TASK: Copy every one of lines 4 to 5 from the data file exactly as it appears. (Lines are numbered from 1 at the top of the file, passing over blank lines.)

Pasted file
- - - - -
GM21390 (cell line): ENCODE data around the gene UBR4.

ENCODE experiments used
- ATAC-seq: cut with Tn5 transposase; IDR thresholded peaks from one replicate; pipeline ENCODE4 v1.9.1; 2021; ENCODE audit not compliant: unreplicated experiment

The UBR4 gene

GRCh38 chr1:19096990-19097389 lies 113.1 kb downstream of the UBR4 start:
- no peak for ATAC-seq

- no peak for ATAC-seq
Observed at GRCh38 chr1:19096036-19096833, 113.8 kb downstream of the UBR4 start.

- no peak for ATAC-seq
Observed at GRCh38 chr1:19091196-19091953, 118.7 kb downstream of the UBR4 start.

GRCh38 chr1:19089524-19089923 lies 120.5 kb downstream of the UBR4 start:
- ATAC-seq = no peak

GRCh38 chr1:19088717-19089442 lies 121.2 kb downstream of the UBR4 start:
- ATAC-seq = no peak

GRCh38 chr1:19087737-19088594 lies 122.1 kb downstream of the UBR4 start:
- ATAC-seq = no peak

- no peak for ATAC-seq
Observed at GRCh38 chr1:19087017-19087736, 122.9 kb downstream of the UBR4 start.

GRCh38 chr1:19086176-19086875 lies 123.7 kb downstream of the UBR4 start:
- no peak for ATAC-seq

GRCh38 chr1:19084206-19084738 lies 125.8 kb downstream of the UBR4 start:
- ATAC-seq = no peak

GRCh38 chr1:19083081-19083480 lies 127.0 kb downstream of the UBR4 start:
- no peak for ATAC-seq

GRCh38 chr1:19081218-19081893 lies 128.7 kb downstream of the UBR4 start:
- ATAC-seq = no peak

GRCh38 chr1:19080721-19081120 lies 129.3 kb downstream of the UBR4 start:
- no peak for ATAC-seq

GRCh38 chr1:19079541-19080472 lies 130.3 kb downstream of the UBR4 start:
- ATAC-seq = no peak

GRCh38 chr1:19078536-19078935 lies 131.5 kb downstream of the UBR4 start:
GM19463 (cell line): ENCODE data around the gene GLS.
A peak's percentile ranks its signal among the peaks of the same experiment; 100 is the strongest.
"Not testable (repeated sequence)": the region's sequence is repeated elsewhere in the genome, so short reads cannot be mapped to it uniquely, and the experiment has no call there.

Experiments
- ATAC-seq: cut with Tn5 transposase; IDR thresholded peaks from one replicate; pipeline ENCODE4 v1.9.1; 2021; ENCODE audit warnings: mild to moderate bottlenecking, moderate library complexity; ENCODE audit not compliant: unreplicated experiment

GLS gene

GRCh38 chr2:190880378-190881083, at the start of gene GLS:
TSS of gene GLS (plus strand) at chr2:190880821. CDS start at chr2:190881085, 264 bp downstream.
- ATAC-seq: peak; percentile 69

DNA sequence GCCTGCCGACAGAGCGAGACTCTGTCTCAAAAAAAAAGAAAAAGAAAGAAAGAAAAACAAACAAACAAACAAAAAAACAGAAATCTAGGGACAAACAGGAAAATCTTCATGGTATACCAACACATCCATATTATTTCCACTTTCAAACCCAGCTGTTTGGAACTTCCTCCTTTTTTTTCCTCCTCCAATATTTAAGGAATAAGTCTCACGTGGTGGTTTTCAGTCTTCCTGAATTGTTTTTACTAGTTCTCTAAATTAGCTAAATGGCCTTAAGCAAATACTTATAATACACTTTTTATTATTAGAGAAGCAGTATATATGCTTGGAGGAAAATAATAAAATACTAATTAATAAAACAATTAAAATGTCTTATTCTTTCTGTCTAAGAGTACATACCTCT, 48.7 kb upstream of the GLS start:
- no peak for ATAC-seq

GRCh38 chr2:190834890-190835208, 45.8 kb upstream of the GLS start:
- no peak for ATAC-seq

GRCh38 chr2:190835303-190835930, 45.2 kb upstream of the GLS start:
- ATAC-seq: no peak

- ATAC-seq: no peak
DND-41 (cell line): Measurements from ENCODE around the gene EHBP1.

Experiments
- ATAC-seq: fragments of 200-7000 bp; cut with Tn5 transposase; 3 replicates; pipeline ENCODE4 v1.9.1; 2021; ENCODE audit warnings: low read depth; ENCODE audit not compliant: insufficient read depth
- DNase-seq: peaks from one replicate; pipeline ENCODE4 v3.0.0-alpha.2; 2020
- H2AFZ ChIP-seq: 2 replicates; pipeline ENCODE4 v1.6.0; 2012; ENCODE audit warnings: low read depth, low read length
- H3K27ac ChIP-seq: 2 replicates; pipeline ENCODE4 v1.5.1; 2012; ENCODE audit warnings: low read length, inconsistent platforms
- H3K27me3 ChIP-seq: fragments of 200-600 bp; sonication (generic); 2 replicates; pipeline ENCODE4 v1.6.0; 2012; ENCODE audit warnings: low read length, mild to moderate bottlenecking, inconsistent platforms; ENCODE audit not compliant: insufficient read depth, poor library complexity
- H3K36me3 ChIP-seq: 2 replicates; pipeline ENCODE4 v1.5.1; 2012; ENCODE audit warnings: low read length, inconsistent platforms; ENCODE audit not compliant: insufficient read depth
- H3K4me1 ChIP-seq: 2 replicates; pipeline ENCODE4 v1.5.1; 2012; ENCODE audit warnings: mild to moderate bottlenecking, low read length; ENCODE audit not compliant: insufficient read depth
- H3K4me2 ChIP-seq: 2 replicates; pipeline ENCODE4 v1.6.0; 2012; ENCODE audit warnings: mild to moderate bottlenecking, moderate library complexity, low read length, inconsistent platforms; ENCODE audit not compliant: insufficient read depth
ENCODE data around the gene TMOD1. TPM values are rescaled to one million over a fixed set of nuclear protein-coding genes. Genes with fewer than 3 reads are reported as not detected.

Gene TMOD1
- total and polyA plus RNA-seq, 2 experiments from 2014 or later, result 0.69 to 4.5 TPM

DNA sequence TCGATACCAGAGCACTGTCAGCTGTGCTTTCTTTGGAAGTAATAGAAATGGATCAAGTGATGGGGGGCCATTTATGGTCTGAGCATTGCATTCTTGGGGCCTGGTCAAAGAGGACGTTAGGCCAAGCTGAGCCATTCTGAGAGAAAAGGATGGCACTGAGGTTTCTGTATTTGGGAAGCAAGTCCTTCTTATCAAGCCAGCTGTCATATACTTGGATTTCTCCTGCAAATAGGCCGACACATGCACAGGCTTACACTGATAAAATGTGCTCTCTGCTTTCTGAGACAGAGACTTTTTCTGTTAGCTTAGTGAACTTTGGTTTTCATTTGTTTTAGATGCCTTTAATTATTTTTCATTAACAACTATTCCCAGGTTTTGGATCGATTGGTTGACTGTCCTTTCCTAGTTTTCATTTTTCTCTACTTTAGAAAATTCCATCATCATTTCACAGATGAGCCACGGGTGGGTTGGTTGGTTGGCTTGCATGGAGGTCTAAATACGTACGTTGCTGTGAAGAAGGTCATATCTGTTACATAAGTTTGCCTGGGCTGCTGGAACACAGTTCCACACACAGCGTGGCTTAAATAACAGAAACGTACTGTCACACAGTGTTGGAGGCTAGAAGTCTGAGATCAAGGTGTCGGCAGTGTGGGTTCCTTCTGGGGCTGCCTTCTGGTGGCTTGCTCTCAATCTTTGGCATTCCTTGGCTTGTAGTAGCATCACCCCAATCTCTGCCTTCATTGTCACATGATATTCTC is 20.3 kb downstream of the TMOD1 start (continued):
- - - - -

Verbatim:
The UBR4 gene

GRCh38 chr1:19096990-19097389 lies 113.1 kb downstream of the UBR4 start: